Talk electrical grid – wikipedia m gasol

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I used the image with the caption: "General layout of electricity networks. Voltages and depictions of electrical lines are typical for Germany and other European systems." for some academic work in Germany and my professor noted the caption ‘Low Voltage (50kV)’ this is too high generally for low voltage. He has advised me that Low voltage is less that 1kV, and Medium Voltage is between 1 and 60kV. Thus on my version of the diagram I have changed the image to read Low / Medium Voltage (<60kV). I was not able to attach the image without an account. Sorry. Nathan K. www.madteckhead.com I updated the image to a .SVG file and cleaned it up a bit using the same values as Nathan K. had. — MBizon ( talk) 20:14, 8 March 2010 (UTC)

• Even knowing that it’s German, seeing 250KV labelled "extra high voltage" while more common (in my area) 750KV is barely "high voltage" is quite odd. Perhaps these voltage figures must be removed altogether? East of Borschov ( talk) 12:00, 12 June 2010 (UTC)

http://www.nytimes.com/2011/10/26/business/energy-environment/behind-the-power-grid-humans-with-high-stakes-jobs.html by Matthew L. Wald 97.87.29.188 ( talk) 23:12, 26 October 2011 (UTC) Maybe more accurately in Electricity in the United States? 99.190.85.15 ( talk) 03:31, 27 October 2011 (UTC) naming [ edit ]

electric power grid? — Preceding unsigned comment added by 76.120.168.91 ( talk) 20:23, 19 December 2013 (UTC) definition [ edit ] I would hesitate to include the power producers as part of the electric grid, just as a matter of semantics. Delivery and production are two separate things even if one depends on the other. The term ‘network’ also relates to interconnectedness and not production. My argument is that the grid is a delivery system of (in this case) wires connecting producers and consumers, and does not include the producers and consumers; it is the name of the thing that runs between them. I do not believe this is made clear in the article.

The article needs a section on how auctions determine which power plants produce how much electricity to meet demand. Demand (and therefore supply) varies day to day and minute to minute. These are some sources, especially the World Bank study on long term auctions, but not much on intra-day auctions to vary power throughout the day:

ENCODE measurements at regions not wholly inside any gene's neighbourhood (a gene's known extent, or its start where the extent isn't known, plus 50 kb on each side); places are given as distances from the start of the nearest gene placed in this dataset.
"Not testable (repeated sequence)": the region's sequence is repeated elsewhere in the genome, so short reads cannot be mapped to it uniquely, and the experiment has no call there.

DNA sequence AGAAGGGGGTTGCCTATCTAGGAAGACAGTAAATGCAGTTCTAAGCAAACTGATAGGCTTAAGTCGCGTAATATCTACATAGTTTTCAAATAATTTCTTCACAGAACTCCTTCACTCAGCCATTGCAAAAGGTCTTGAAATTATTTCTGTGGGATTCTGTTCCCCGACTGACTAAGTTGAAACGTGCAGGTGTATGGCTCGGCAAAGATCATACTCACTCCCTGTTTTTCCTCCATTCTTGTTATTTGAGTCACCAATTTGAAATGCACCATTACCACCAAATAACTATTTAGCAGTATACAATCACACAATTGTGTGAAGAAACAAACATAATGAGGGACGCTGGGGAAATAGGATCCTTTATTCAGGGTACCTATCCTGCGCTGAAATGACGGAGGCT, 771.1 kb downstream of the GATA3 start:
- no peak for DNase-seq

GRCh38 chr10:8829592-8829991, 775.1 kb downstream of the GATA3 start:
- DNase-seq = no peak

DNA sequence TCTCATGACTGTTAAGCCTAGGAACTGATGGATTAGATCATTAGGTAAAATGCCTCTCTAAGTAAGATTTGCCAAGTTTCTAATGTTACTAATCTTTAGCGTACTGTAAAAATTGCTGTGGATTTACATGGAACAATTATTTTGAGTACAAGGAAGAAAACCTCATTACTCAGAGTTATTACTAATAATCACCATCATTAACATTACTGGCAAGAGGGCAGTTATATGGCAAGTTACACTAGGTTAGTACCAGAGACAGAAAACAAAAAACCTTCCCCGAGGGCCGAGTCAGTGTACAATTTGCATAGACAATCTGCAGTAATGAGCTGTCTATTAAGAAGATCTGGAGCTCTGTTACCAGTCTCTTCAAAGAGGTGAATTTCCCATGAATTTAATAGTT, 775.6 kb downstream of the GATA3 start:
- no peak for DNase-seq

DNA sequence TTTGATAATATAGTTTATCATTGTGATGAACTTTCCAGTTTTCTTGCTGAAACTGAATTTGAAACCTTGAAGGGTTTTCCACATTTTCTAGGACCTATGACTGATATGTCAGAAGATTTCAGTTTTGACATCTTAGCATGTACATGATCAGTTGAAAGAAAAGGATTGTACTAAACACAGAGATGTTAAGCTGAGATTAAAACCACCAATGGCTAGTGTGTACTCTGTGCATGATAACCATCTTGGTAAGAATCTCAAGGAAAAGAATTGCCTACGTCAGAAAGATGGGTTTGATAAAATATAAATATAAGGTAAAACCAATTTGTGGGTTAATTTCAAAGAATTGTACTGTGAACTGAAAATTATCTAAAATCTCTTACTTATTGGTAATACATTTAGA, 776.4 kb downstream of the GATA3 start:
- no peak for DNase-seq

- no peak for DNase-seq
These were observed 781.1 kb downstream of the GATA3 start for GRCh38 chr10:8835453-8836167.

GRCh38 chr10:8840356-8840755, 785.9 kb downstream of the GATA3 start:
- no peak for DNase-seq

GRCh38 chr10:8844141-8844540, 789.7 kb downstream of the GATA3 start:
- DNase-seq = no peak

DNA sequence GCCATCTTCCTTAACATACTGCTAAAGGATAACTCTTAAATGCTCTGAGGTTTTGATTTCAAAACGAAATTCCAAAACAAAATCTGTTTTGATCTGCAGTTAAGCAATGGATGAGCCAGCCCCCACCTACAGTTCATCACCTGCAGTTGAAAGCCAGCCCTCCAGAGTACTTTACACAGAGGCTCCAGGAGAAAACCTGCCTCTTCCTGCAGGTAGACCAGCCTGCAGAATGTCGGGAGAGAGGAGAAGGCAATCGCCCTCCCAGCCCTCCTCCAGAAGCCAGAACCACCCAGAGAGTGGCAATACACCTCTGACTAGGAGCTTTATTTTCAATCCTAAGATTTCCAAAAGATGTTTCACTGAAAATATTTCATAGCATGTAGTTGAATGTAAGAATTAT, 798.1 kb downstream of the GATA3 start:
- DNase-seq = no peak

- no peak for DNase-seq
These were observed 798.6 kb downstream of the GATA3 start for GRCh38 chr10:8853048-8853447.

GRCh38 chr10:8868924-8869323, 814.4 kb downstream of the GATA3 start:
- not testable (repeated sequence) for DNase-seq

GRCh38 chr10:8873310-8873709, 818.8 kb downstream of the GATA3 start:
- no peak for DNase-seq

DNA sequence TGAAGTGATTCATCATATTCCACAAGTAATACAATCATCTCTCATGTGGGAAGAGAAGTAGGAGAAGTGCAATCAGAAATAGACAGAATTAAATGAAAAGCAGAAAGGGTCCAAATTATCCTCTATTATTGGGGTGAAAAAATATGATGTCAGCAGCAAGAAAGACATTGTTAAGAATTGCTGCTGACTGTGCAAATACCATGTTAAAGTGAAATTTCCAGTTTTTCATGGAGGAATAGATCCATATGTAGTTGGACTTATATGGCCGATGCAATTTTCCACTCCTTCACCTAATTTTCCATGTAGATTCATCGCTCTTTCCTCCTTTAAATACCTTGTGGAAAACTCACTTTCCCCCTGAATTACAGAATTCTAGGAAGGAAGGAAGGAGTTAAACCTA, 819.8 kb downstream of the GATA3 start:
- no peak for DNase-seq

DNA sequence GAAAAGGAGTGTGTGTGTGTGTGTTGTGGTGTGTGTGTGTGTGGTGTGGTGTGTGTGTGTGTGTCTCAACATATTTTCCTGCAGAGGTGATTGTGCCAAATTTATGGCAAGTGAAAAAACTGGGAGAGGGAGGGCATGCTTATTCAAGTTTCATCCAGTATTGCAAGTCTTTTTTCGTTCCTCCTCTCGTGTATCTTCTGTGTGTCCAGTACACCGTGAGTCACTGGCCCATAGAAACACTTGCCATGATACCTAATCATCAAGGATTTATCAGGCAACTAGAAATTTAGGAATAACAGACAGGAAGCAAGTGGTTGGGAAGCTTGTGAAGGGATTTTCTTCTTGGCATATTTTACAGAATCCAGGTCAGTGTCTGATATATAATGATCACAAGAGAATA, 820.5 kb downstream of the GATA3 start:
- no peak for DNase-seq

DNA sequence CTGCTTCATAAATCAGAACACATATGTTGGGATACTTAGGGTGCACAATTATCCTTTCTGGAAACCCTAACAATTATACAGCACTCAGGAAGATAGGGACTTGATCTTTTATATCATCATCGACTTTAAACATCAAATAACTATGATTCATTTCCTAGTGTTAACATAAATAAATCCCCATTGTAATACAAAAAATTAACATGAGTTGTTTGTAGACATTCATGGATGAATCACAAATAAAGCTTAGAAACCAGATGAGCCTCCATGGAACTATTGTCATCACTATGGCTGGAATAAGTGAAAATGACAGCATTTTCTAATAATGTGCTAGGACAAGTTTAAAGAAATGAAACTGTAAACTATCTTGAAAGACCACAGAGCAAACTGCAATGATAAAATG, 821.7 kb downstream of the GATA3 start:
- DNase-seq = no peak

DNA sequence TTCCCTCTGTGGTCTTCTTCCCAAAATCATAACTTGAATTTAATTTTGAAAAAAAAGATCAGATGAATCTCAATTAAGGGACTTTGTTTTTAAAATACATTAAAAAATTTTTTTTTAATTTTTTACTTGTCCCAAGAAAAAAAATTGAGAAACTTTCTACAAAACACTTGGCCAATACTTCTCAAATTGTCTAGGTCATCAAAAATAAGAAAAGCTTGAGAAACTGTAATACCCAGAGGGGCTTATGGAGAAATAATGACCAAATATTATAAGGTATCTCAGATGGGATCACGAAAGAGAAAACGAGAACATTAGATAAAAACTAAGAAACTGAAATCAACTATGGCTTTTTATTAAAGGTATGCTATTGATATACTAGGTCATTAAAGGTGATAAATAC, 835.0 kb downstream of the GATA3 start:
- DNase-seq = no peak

• http://www.ucsusa.org/sites/default/files/attach/2015/08/Achieving-50-Percent-Renewable-Electricity-In-California.pdf Page 8 summarizes hourly and 5-minute adjustments to electricity production, with references. Pages 19 and 39-40 show mix of different producers during the course of a day

• http://www-wds.worldbank.org/external/default/WDSContentServer/WDSP/IB/2011/07/26/000386194_20110726023003/Rendered/PDF/634810WP0Elect00BOX361518B00PUBLIC0.pdf Detailed description of auction designs in various countries. Page 66 explicitly says that bidding to provide power in the future is a commitment that a producer will sell at the committed price, even when it is below the spot price. They imply that only the spot price is paid, when it is lower, and say the producer receives a "premium" for the agreement, but do not say how much the premium is, nor how the spot price is set.

• http://www.powershow.com/view/19dcc-ZWYyM/How_the_Power_Grid_Behaves_powerpoint_ppt_presentation Describes transmission balancing, with instructions from grid to generators every few seconds (p.28), and keeping ACE (area control error, p.25) near zero

"Most transmission grids offer the reliability that more complex mesh networks provide. The expense of mesh topologies restrict their application to transmission and medium voltage distribution grids. Redundancy allows line failures to occur and power is simply rerouted while workmen repair the damaged and deactivated line."

What does this mean? Most transmission grids are mesh topologies? Or most transmission grids are not mesh topologies, but manage to achieve the same reliability anyway? If the latter, we should say what alternate means are used to achieve this reliability. If the former, we should just come out and state that most transmission grids use a mesh topology.

The phrase: "aeroderivative gas turbines used in jet aircraft;". I think this should be "aeroderivative gas turbines based on designs used in jet aircraft;" but I don’t know for sure. Rpgoldman ( talk) 05:17, 18 January 2016 (UTC) What is this article about vs. electric power distribution and wide area synchronous grid? [ edit ]

The article contains banners (dated to 2009!) saying that the content should be "harmonized with text in Electric power distribution". That would be good but raises the question "what is the difference between "the grid" and electric power distribution and an interconnection (aka wide area synchronous grid). I propose that content in this article that’s not in electric power distribution be moved there, and the rest (which wouldn’t be much) be merged with wide area synchronous grid. — Cornellier ( talk) 21:11, 25 March 2016 (UTC) External links modified [ edit ]

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